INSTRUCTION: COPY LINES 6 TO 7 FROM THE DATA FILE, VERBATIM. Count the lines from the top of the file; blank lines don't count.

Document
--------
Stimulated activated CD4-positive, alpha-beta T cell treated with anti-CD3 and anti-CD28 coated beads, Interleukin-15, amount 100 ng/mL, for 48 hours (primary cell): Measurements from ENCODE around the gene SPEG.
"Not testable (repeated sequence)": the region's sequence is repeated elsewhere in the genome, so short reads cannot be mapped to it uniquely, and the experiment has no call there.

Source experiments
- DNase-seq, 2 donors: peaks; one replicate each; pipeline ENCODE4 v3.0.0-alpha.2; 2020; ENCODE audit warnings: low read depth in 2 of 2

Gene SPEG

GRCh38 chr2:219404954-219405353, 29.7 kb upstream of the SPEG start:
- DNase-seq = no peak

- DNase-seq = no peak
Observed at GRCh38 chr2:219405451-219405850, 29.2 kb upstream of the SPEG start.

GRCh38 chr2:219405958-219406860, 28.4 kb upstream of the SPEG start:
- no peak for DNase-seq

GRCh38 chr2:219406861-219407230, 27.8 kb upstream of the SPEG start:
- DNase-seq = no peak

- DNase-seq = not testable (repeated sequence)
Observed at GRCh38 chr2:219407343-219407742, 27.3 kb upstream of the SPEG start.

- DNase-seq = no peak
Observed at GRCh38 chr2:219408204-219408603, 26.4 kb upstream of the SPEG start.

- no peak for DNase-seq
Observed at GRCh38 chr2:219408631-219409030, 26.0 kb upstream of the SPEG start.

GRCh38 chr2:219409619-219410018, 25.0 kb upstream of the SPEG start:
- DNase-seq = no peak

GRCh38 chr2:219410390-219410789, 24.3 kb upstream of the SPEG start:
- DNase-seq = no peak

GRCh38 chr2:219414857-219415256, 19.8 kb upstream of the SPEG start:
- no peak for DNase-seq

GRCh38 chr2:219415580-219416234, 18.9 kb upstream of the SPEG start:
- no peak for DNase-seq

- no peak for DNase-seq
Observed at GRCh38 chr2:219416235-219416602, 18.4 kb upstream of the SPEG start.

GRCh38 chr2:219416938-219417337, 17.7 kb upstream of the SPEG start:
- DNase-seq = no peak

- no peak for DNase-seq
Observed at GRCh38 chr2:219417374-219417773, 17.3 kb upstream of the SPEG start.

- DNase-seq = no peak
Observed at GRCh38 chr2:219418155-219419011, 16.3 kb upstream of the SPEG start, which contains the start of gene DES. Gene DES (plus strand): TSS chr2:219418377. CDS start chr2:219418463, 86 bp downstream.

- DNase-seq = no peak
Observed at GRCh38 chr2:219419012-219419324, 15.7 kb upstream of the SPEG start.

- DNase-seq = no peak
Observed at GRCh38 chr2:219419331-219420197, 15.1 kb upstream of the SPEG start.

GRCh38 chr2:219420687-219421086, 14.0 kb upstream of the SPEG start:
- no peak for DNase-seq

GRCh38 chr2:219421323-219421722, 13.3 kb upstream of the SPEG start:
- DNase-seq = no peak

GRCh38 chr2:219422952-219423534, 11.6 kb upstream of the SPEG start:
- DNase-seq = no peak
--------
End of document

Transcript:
GRCh38 chr2:219404954-219405353, 29.7 kb upstream of the SPEG start:
- DNase-seq = no peak